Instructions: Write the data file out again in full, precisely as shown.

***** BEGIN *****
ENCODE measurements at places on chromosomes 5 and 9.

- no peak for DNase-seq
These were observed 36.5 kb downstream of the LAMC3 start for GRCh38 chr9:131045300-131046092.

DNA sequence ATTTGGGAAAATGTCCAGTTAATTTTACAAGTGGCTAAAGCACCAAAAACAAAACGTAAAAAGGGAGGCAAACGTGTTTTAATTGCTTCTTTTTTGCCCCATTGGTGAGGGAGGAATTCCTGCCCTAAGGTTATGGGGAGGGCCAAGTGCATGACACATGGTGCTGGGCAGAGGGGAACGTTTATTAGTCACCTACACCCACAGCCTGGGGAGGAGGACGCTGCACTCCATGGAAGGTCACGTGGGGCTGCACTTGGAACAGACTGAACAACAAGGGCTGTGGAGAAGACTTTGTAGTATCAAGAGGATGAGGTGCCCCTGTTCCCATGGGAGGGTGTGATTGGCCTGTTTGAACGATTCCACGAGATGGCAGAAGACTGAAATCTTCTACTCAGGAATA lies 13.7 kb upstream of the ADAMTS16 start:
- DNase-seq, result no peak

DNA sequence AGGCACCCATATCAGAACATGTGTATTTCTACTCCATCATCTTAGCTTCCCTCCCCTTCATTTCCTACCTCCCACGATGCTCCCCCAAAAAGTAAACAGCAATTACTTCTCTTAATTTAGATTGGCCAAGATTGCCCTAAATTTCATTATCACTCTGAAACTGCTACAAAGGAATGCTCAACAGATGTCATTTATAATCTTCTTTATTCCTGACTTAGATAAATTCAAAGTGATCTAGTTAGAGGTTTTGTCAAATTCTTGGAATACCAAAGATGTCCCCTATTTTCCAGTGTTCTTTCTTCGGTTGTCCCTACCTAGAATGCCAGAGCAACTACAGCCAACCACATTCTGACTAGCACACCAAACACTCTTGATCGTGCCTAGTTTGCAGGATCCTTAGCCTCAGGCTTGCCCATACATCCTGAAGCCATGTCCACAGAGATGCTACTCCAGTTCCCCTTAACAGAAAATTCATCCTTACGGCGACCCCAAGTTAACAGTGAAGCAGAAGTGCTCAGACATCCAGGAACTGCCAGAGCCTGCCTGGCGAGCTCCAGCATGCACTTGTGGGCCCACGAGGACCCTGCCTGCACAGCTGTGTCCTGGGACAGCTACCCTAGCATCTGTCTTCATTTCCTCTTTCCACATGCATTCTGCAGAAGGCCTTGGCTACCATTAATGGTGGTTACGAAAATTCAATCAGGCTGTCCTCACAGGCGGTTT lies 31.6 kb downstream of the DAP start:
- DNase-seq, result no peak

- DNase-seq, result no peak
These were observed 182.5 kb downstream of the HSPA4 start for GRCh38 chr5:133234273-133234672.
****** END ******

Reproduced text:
ENCODE measurements at places on chromosomes 5 and 9.

- no peak for DNase-seq
These were observed 36.5 kb downstream of the LAMC3 start for GRCh38 chr9:131045300-131046092.

DNA sequence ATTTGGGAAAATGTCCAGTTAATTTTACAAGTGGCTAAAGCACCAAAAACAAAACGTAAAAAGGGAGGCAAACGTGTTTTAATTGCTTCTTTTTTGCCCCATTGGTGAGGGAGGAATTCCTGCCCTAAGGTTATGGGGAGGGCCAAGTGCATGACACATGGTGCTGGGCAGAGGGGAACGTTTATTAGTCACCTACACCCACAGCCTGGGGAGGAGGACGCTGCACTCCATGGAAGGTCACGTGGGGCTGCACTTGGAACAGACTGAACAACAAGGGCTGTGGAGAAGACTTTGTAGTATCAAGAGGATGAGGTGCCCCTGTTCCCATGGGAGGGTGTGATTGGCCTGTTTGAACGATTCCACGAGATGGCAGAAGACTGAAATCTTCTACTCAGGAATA lies 13.7 kb upstream of the ADAMTS16 start:
- DNase-seq, result no peak

DNA sequence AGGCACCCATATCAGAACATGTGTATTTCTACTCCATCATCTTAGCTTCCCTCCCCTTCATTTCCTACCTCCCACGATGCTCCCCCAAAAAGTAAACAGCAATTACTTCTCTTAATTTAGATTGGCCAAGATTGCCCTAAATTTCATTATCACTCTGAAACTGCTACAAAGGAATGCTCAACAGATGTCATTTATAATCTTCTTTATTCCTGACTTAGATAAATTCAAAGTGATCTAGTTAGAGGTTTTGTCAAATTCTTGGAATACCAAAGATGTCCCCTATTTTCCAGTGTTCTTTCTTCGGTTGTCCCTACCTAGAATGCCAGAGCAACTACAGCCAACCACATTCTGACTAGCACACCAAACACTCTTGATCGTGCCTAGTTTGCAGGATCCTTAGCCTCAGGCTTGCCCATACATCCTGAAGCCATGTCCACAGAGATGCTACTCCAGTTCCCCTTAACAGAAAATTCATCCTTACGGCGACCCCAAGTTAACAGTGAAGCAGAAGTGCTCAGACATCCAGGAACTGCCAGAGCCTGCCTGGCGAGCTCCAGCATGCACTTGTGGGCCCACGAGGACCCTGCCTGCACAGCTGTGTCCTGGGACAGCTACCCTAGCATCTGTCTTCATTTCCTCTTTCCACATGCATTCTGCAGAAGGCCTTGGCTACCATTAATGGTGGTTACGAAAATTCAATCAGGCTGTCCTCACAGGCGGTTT lies 31.6 kb downstream of the DAP start:
- DNase-seq, result no peak

- DNase-seq, result no peak
These were observed 182.5 kb downstream of the HSPA4 start for GRCh38 chr5:133234273-133234672.